Sentactics®: Computer-automated treatment of underlying forms

Cynthia K. Thompson, Jung Won Janet Choy, Audrey Holland, Ronald Cole

Research output: Contribution to journalArticlepeer-review

54 Scopus citations


Background: Treatment of underlying forms (TUF) is a linguistically based treatment for improving agrammatic sentence deficits. It enjoys a substantial database attesting to its efficacy for improving both sentence comprehension and production in agrammatic aphasia. However, TUF requires considerable linguistic background to administer, and administration time can exceed the number of treatment sessions allotted in toto for reimbursement by third-party payors in the United States. Thus Sentactics®, an interactive computer system that enables delivery of TUF by a virtual clinician, was developed. Aims: This study tested the effects of Sentactics® on the acquisition and generalised production and comprehension of complex sentences. Additionally, a direct comparison of the results of computer-delivered Sentactics® and clinician-delivered TUF was undertaken. Methods & Procedures: A total of 12 agrammatic aphasic speakers participated in the study, with 6 receiving Sentactics® and 6 serving as experimental controls who received no treatment. All participants were administered pre- and post-treatment sentence comprehension and production tests and other measures to evaluate the effects of Sentactics®. Performance of the Sentactics® group was also compared to eight agrammatic patients who previously received clinician-delivered TUF treatment identical to that delivered via Sentactics®, but with a human clinician. Outcomes & Results: Sentactics® significantly improved all six aphasic speakers' ability to comprehend and produce both trained and untrained, linguistically related, complex sentences as compared to six agrammatic control participants who did not receive Sentactics®. In addition, comparing the results of Sentactics® to clinician-delivered TUF revealed no significant differences between approaches with regard to acquisition or generalisation patterns. Conclusions: These data provide further support for the efficacy of TUF and demonstrate the viability of computer-delivered therapies in the field of aphasia treatment.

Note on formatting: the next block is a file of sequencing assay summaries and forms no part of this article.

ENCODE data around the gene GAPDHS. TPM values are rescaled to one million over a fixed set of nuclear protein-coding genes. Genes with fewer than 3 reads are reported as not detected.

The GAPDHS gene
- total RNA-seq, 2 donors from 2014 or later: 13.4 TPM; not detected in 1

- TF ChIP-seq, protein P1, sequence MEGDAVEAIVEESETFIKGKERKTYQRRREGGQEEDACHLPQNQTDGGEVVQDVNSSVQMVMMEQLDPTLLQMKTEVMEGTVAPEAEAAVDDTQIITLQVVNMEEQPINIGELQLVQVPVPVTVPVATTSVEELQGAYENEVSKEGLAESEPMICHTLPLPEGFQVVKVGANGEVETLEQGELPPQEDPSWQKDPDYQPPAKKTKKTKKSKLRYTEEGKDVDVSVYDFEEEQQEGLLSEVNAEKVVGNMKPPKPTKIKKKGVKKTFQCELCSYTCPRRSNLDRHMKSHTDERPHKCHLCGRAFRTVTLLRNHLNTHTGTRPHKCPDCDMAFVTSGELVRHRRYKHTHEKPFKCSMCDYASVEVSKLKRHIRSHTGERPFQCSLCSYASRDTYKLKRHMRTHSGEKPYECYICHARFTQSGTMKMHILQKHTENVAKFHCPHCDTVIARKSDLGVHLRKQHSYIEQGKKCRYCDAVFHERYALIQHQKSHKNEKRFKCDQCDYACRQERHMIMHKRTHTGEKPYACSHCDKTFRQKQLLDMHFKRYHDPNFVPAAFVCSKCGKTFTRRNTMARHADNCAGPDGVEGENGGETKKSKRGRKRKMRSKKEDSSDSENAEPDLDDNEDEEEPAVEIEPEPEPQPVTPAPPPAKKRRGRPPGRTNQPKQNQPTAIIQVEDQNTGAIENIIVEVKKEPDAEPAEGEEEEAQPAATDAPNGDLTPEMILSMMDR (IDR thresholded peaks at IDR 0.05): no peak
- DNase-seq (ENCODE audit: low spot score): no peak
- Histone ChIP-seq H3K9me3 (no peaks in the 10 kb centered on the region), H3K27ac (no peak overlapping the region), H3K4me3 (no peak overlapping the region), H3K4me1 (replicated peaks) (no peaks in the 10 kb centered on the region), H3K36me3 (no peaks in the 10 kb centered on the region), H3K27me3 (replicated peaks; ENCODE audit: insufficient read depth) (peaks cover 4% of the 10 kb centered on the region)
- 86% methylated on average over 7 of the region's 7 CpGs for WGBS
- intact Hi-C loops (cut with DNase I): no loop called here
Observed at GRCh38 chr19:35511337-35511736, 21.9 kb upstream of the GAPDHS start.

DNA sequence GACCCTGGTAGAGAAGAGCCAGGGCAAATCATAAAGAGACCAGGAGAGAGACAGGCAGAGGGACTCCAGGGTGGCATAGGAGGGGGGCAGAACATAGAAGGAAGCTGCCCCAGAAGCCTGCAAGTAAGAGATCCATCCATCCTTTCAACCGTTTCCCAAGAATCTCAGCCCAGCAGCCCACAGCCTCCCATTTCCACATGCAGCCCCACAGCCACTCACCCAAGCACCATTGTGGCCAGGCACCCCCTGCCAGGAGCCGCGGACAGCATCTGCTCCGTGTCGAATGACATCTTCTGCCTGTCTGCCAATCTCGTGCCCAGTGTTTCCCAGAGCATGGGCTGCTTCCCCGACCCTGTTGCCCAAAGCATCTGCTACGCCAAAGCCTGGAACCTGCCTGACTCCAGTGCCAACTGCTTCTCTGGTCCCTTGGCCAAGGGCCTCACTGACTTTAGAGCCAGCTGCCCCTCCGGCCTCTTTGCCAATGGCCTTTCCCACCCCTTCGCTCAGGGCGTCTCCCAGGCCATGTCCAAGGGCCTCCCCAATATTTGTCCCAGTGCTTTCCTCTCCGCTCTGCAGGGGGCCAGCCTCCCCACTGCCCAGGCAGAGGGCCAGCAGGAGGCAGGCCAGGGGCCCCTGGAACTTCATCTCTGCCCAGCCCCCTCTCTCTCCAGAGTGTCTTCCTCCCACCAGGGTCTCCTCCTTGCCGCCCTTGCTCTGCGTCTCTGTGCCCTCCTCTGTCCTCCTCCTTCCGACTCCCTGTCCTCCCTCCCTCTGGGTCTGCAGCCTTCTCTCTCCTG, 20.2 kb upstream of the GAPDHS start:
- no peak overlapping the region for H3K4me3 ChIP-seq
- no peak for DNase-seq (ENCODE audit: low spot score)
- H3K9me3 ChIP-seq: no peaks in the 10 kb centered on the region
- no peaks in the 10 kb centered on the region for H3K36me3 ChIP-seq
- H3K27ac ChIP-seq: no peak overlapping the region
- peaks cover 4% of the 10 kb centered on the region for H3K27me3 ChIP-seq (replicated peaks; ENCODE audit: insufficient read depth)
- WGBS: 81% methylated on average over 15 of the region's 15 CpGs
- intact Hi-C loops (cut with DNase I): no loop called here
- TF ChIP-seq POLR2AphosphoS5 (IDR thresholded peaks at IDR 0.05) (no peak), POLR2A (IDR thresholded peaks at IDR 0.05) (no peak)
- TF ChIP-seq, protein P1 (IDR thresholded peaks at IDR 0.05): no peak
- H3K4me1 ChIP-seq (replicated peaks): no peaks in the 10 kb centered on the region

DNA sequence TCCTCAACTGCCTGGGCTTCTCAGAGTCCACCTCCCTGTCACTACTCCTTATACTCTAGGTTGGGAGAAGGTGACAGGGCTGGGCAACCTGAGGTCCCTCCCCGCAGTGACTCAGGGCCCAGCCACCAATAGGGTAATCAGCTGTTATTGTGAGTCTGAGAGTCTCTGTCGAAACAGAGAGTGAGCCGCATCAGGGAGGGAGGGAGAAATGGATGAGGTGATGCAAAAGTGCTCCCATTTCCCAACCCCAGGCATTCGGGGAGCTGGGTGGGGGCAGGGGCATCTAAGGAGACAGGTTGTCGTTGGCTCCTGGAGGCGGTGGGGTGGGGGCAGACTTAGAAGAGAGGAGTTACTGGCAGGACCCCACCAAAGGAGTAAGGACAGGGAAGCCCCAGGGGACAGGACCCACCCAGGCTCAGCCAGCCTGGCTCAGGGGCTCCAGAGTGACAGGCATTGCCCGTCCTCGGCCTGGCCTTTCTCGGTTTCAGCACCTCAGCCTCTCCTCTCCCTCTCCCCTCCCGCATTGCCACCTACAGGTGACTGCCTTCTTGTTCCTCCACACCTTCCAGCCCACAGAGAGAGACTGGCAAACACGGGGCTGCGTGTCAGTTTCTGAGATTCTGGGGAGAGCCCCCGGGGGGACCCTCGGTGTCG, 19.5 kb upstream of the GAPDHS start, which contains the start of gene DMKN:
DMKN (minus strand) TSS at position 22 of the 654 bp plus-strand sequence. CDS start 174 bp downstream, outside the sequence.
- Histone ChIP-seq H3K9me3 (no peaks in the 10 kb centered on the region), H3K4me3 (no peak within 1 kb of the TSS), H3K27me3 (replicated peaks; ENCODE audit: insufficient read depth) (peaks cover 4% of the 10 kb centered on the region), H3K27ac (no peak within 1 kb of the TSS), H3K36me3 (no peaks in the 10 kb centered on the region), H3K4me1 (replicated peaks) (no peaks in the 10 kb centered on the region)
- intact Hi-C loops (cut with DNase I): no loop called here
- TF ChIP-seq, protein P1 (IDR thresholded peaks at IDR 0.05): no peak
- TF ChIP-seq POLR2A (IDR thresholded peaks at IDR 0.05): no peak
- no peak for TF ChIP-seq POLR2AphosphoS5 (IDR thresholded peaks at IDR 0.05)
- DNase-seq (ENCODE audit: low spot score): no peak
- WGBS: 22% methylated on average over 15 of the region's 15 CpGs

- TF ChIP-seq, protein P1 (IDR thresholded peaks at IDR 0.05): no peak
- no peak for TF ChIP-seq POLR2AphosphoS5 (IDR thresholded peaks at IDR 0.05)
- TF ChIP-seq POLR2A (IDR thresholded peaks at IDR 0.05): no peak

Original languageEnglish (US)
Pages (from-to)1242-1266
Number of pages25
Issue number10
StatePublished - 2010


  • Aphasia
  • Rehabilitation
  • Sentactics
  • Stroke
  • Therapy/treatment/Language

ASJC Scopus subject areas

  • Otorhinolaryngology
  • Language and Linguistics
  • Developmental and Educational Psychology
  • Linguistics and Language
  • Neurology
  • Clinical Neurology
  • LPN and LVN


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